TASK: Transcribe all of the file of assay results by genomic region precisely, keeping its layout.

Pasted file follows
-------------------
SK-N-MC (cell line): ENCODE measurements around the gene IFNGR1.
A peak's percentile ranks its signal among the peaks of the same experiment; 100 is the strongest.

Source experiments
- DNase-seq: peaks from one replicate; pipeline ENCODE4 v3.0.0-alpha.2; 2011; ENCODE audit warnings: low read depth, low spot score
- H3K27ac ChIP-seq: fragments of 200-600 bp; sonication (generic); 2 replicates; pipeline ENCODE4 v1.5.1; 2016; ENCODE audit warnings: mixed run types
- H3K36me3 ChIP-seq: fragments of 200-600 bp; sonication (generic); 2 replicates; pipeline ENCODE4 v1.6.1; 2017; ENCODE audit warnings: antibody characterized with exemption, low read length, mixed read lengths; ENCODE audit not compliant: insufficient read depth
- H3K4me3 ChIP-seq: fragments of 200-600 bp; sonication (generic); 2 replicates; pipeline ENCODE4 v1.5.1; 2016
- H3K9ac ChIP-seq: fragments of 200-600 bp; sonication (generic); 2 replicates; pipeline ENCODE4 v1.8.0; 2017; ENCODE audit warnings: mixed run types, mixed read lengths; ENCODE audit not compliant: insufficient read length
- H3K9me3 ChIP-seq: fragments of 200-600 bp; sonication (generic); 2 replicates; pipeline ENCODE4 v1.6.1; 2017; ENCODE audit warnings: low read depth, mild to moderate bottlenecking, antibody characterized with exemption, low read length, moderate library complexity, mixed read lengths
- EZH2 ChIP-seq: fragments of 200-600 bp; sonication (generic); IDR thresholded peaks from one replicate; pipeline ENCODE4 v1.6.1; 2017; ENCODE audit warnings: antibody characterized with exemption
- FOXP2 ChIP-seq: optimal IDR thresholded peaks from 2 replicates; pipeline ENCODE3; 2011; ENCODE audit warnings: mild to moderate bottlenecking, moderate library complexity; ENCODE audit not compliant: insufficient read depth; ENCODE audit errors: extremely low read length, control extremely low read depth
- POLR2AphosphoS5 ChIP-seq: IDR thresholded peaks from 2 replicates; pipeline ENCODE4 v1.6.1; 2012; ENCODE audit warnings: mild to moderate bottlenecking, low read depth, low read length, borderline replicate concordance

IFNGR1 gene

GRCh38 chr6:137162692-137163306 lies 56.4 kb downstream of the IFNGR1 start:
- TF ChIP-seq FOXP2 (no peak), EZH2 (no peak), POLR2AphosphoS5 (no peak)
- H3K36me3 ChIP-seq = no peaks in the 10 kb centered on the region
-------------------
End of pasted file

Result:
SK-N-MC (cell line): ENCODE measurements around the gene IFNGR1.
A peak's percentile ranks its signal among the peaks of the same experiment; 100 is the strongest.

Source experiments
- DNase-seq: peaks from one replicate; pipeline ENCODE4 v3.0.0-alpha.2; 2011; ENCODE audit warnings: low read depth, low spot score
- H3K27ac ChIP-seq: fragments of 200-600 bp; sonication (generic); 2 replicates; pipeline ENCODE4 v1.5.1; 2016; ENCODE audit warnings: mixed run types
- H3K36me3 ChIP-seq: fragments of 200-600 bp; sonication (generic); 2 replicates; pipeline ENCODE4 v1.6.1; 2017; ENCODE audit warnings: antibody characterized with exemption, low read length, mixed read lengths; ENCODE audit not compliant: insufficient read depth
- H3K4me3 ChIP-seq: fragments of 200-600 bp; sonication (generic); 2 replicates; pipeline ENCODE4 v1.5.1; 2016
- H3K9ac ChIP-seq: fragments of 200-600 bp; sonication (generic); 2 replicates; pipeline ENCODE4 v1.8.0; 2017; ENCODE audit warnings: mixed run types, mixed read lengths; ENCODE audit not compliant: insufficient read length
- H3K9me3 ChIP-seq: fragments of 200-600 bp; sonication (generic); 2 replicates; pipeline ENCODE4 v1.6.1; 2017; ENCODE audit warnings: low read depth, mild to moderate bottlenecking, antibody characterized with exemption, low read length, moderate library complexity, mixed read lengths
- EZH2 ChIP-seq: fragments of 200-600 bp; sonication (generic); IDR thresholded peaks from one replicate; pipeline ENCODE4 v1.6.1; 2017; ENCODE audit warnings: antibody characterized with exemption
- FOXP2 ChIP-seq: optimal IDR thresholded peaks from 2 replicates; pipeline ENCODE3; 2011; ENCODE audit warnings: mild to moderate bottlenecking, moderate library complexity; ENCODE audit not compliant: insufficient read depth; ENCODE audit errors: extremely low read length, control extremely low read depth
- POLR2AphosphoS5 ChIP-seq: IDR thresholded peaks from 2 replicates; pipeline ENCODE4 v1.6.1; 2012; ENCODE audit warnings: mild to moderate bottlenecking, low read depth, low read length, borderline replicate concordance

IFNGR1 gene

GRCh38 chr6:137162692-137163306 lies 56.4 kb downstream of the IFNGR1 start:
- TF ChIP-seq FOXP2 (no peak), EZH2 (no peak), POLR2AphosphoS5 (no peak)
- H3K36me3 ChIP-seq = no peaks in the 10 kb centered on the region